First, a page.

2021 GROUND LEVEL REPORT
Lost City, Mitchells Plain: Where children collect scrap to buy food and gangsters run rampant
Ward 99 consists of Hyde Park in Mitchells Plain and parts of Khayelitsha. The neglected state of Hyde Park, in Tafelsig, validates its status as the Lost City.
Mitchells Plain is a sprawling Cape Town suburb whose inhabitants range from the middle class to the poorest of the poor. In the Hyde Park area of Mitchells Plain residents grapple with a lack of infrastructure, housing and rampant crime. Hyde Park, Freedom Park and parts of Tafelsig are referred to as Lost City.
Hyde Park presents a poverty pattern that has remained largely unchanged for years. The only significant improvement, voters said, is the Reconstruction and Development Programme (RDP) homes built between 2008 and 2010.
Ward 99 was won by the DA in the 2011 local municipal election, with the party getting 51.8% of the votes, followed by the ANC with 41.2% and the PAC with 1.1%.
In 2016, the ANC turned the tables. Of the 16,544 registered voters, only 56.8% cast their vote in 2016. The ANC was victorious, with 50%, followed by the DA (39%), EFF (4%) and the ACDP (1%).
ANC councillor Bongile Ngcani said that poverty, crime and unemployment were the biggest problems in Ward 99.
After the local election on Monday, Hyde Park and Freedom Park will fall under Ward 92, he said.
Electoral Commission (IEC) provincial spokesperson Trevor Davids said the demarcation process was handled by the Municipal Demarcation Board. Every five years, before local government elections, there is an opportunity for new ward delimitations to be proposed and set.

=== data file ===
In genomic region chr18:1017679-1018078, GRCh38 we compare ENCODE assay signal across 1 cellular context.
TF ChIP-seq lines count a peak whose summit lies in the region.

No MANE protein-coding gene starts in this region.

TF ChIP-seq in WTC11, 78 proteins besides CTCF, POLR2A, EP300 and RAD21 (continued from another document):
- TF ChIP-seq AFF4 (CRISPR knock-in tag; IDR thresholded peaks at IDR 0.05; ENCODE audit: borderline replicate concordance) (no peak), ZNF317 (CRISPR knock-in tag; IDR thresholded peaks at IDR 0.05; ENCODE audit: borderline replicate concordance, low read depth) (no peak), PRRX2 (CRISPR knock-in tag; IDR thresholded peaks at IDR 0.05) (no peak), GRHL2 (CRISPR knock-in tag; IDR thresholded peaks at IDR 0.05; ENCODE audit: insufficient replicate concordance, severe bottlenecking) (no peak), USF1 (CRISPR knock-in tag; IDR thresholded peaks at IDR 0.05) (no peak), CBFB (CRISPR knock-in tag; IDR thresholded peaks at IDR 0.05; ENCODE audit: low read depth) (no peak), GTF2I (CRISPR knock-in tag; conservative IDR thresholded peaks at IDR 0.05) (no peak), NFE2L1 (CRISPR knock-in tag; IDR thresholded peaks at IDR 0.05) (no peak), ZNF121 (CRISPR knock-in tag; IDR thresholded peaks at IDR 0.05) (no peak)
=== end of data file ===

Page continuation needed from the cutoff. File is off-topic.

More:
“The IEC were informed and we distributed pamphlets and used loudhailers to inform residents of ward changes,” Davids said.
Maverick Citizen visited Ward 99 and spoke to residents.
Skarreling to put food on the table
Skarrel or scrap collecting is one of the main sources in the ward of earning money and putting food on the table, and even young children in the area collect scrap.
Because of the high unemployment rate and backyard dwellers unable to pay rent, many people have resorted to squatting.
The first stop during a visit to Hyde Park was on Francis Street where we met 42-year-old Nicolette Davids, pushing a bath on a makeshift trolley. Inside the bath was the black plastic cover of a TV.
“I’m one of more than 50 people who skarrel in the area. Since the 2016 election, nothing has been done to improve conditions in the area. The only good thing that happened was that we were handed RDP houses.
“We are thankful, but how can I maintain a house if I’m unemployed? I voted in 2016 and what I got was a waentjie [trolley] to make ends meet. I’m tired of all the empty promises and I’m not interested in voting on 1 November.”
Community leader Reva Fortune is chairperson of the local sub-forum of the Community Policing Forum. She accompanied Maverick Citizen on its tour and noted that it was sad that many people had to skarrel to make money.
“Since Covid-19 more and more children drop out of school. Children are introduced to scrap collecting at a very young age. It is a quick and easy way to make money, so if you don’t go to school you work to collect scrap.”